Earlier today, Jon Ralston tweeted that the union bosses at the Nevada State Education Association and the AFL-CIO will be filing a margins-tax initiative. If passed, the initiative would institute a two-percent tax on all business revenue over $1 million after some deductions and collect about $1 billion every two years.
Our formal press release is coming soon, but here’s essential background information on this initiative, why it would harm the economy and do nothing to improve education in Nevada.
In this sense, the margin tax can be thought of as a modified gross-receipts tax: The tax is based on gross receipts, but offers an array of possible deductions. Indeed, Indiana University tax scholar John L. Mikesell has appropriately referred to the margin tax as a “badly designed business profits tax . . . combin[ing] all the problems of minimum-income taxation in general – excess compliance and administrative cost, penalization of the unsuccessful business, undesirable incentive impacts, doubtful equity basis – with those of taxation according to gross receipts.”
The Tax Foundation calls gross-receipts taxation “distortive and destructive,” because such taxes “pyramid,” as they are assessed at every level of production. Thus, highly complex goods that require multiple stages of production are repeatedly subjected to the tax. This results in a higher effective tax rate on more complex goods, which distorts consumer behavior and leads to a loss of wealth.
Moreover, says the Tax Foundation, a margin tax is more destructive than alternative tax instruments yielding the same amount of revenue.
The Nevada Policy Research Institute recently interviewed Will Newton, executive director of the Texas office of the National Federation of Independent Businesses, regarding Texas business owners’ experience with the tax.
NPRI: In Nevada, legislators are currently debating a margins tax, modeled after the margins tax in Texas. What do businesses in Texas, especially small businesses, think about the margins tax?
Newton: Small businesses in Texas are struggling mightily under the margins tax. After the legislature enacted this tax in 2007, many companies had their tax burden increase tenfold and a survey of our members showed that 40 percent of them saw an increase in their state tax liability of over 500 percent.
This money had to come from somewhere and a 2008 survey we conducted showed that, because of the tax, roughly 20 percent of small businesses reported that they would have to lay off employees and another one-third reported they would have to leave jobs unfulfilled.
The margins tax has caused thousands of individuals to lose their job and prevented thousands of businesses from hiring more workers.
Tax Foundation: Nevada May Consider New Business Taxes:
Regardless of rate structure, all gross receipts taxes feature tax pyramiding, which distorts and interferes with business investment decisions. Sales, individual income and property taxes do not have the same tax pyramiding feature, making them more economically efficient. An increase in any of those taxes would cause far less economic harm than a gross receipts tax that raises the same amount of revenue.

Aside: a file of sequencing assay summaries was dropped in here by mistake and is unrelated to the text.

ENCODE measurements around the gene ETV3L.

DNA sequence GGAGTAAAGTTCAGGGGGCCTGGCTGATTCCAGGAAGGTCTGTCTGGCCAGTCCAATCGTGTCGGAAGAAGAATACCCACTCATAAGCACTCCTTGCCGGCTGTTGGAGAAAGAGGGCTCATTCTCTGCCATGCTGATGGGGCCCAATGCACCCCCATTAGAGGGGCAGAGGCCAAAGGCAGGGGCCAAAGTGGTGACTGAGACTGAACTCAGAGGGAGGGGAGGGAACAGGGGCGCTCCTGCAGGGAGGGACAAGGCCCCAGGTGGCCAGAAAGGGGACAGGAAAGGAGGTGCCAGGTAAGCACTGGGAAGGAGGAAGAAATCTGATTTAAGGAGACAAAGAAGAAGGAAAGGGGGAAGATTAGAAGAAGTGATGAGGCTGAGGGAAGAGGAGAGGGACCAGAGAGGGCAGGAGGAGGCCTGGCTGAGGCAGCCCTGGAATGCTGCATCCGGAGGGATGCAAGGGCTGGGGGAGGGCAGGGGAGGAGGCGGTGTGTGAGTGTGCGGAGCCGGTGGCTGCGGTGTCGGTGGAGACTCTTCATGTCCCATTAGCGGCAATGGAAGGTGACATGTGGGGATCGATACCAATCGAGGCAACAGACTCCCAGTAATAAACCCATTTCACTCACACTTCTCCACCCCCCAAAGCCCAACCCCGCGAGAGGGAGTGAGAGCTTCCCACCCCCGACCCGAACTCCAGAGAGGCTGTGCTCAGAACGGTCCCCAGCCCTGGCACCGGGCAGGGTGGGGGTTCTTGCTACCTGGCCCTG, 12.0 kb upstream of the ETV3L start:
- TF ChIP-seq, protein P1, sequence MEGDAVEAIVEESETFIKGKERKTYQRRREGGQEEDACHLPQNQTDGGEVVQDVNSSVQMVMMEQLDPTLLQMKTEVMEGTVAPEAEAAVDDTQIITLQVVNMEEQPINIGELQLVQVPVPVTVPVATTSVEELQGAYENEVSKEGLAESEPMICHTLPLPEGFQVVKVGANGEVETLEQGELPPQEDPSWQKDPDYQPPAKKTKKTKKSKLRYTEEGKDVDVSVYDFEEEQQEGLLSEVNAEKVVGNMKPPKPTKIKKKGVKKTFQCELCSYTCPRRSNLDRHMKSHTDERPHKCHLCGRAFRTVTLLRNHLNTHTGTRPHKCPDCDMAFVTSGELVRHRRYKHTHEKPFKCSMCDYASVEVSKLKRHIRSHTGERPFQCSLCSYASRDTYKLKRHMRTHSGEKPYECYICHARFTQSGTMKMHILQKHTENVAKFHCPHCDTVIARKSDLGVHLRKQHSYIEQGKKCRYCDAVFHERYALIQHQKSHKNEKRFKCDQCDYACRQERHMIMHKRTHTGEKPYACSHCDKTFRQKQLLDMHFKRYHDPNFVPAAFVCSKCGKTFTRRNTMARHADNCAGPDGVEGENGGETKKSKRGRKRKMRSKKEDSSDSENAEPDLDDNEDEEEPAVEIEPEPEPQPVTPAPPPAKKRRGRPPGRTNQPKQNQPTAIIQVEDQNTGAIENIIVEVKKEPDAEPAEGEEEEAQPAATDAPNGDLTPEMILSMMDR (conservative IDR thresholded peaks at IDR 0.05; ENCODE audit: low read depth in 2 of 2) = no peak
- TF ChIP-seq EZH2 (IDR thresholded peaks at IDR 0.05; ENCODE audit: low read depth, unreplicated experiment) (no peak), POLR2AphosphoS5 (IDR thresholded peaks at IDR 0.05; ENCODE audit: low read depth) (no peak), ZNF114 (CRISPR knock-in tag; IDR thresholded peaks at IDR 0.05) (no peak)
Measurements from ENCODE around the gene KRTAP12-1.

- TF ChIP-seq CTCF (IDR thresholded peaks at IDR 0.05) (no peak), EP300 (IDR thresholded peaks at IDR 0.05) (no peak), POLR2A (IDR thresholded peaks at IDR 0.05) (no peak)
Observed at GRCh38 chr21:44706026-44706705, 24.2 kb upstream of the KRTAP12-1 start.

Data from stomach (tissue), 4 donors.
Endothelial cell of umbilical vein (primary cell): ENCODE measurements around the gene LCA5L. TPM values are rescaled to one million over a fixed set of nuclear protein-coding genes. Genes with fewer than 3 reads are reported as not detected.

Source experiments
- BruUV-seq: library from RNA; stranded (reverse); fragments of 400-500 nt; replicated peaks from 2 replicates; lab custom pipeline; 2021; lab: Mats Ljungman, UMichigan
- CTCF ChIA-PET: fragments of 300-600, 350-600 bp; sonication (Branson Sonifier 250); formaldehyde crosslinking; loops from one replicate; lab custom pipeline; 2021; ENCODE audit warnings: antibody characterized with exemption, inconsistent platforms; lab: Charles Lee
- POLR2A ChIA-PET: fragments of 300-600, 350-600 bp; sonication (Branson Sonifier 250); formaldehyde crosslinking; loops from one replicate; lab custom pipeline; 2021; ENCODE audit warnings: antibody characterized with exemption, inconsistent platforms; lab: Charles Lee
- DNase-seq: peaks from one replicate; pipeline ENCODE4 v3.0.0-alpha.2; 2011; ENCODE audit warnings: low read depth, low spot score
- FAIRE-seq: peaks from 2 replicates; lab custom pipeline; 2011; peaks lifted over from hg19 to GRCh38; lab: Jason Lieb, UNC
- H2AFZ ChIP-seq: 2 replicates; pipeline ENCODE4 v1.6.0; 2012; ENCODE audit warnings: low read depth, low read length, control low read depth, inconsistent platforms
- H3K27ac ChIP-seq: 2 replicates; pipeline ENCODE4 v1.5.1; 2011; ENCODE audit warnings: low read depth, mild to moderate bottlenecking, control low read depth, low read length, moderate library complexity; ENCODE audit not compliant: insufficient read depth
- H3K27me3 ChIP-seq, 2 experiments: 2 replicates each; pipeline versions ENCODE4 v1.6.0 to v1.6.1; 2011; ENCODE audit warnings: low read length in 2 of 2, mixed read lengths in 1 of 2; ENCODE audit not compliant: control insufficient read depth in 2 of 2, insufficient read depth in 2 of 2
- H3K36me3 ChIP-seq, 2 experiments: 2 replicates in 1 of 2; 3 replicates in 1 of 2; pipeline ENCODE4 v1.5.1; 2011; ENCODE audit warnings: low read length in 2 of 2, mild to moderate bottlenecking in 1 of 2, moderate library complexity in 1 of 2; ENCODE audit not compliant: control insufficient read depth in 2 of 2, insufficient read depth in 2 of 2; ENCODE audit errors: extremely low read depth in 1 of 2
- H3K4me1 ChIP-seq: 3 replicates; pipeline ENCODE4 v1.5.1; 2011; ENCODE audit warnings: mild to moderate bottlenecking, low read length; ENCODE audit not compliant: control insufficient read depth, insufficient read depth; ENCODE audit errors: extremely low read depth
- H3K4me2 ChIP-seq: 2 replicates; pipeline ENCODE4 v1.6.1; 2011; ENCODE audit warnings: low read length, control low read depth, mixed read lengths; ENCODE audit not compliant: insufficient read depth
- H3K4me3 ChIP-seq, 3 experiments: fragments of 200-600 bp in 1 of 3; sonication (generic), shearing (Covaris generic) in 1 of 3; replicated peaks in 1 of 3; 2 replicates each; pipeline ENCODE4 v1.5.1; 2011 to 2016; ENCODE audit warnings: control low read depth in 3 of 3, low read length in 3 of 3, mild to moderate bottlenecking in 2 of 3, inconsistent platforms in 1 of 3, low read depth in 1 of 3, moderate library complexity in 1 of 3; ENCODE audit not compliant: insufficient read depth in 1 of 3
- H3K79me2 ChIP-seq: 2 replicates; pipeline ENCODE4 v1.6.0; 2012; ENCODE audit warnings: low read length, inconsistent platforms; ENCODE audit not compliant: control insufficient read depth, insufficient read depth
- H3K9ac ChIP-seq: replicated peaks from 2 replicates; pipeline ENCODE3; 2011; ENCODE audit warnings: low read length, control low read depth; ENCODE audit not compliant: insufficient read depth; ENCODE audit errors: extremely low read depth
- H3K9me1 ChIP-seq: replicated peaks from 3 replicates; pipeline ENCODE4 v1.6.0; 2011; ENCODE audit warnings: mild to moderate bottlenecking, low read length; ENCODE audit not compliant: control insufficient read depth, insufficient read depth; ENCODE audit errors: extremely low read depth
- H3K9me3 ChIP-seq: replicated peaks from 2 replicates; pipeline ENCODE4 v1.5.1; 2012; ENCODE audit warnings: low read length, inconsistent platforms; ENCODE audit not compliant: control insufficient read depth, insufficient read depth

There is no sensible case for gross receipts taxation, or modified gross receipts taxes such as a Texas-style margin tax. The old turnover taxes-typically adopted as desperation measures in fiscal crisis-were replaced with taxes that created fewer economic problems. Gross receipts taxes do not belong in any program of tax reform.
The following state-by-state analysis shows that there is no statistically significant correlation between spending and student achievement. This is seen when Fiscal Year 2009 spending on current expenditures is compared with reading and math scores on the 2009 National Assessment of Educational Progress (NAEP).
These simple regression-analysis charts report the correlation of state education spending with student performance on the NAEP fourth-grade reading and math tests. Assuming a 95 percent confidence level, they yield R2 values of 0.03172 and .01822, respectively. Also called the coefficient of determination, R2 is one of the best means for evaluating the strength of a relationship.
In these cases, the correlation between spending and student achievement is, at best, only 3.18 percent and 1.82 percent, respectively. This extremely weak relationship is graphically demonstrated by the fact that the data points are not closely grouped along the regression trend line, but are literally all over the charts.
Some commentators, such as Agenda co-host Hugh Jackson, have claimed that because some top-spending states, like Connecticut, New Jersey and Vermont, boast high test scores, a correlation exists between spending and student achievement. Liberals like Jackson, however, ignore the top-spending locales that boast low test scores, such as Washington, D.C., Alaska and New York.
When little to no correlation exists between spending and student achievement, such scores are exactly what you’d expect. Some top-spending states score well; others score poorly. The converse is also true: Some low-spending states score well, while others score poorly.
No doubt the union misinformation machine is already in high gear. Now you have the facts the cut through their spin.